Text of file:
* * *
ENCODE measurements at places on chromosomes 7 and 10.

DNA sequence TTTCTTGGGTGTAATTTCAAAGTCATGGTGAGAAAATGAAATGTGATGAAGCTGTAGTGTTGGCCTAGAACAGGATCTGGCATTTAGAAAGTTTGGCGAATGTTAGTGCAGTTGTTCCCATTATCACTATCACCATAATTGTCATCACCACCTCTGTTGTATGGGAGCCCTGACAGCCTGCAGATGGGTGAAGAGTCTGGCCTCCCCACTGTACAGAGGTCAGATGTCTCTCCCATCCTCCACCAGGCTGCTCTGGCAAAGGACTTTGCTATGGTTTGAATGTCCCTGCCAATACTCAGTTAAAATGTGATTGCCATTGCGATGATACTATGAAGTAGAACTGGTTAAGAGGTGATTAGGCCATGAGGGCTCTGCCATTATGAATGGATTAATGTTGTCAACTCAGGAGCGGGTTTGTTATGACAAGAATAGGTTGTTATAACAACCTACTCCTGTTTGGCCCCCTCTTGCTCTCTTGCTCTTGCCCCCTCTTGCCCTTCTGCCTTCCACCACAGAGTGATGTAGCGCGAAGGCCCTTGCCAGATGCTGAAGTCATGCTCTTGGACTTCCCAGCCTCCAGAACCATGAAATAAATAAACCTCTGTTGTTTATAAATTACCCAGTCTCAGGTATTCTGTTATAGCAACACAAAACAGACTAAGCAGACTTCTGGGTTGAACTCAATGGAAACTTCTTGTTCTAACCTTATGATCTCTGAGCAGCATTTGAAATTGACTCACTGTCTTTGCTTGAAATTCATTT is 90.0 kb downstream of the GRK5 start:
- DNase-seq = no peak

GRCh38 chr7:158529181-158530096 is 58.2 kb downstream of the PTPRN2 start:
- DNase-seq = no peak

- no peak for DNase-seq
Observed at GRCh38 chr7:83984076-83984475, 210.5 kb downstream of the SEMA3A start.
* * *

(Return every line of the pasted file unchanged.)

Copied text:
ENCODE measurements at places on chromosomes 7 and 10.

DNA sequence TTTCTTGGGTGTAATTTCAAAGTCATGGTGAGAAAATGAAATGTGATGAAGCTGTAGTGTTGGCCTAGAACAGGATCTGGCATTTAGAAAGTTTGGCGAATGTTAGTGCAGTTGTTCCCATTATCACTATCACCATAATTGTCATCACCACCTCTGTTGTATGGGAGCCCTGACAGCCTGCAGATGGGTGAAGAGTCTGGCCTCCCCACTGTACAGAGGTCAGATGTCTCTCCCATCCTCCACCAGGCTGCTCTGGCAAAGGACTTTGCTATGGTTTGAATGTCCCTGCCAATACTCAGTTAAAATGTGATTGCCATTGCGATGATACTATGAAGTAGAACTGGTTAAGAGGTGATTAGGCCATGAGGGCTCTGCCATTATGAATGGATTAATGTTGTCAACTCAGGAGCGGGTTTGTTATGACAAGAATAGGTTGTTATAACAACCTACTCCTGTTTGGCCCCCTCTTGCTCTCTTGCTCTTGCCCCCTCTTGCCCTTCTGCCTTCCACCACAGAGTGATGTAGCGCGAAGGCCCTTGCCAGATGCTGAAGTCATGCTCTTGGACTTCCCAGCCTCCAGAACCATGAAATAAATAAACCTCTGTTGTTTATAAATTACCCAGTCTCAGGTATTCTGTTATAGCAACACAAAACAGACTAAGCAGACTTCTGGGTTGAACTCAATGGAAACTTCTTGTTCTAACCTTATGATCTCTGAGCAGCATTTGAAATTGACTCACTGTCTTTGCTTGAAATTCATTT is 90.0 kb downstream of the GRK5 start:
- DNase-seq = no peak

GRCh38 chr7:158529181-158530096 is 58.2 kb downstream of the PTPRN2 start:
- DNase-seq = no peak

- no peak for DNase-seq
Observed at GRCh38 chr7:83984076-83984475, 210.5 kb downstream of the SEMA3A start.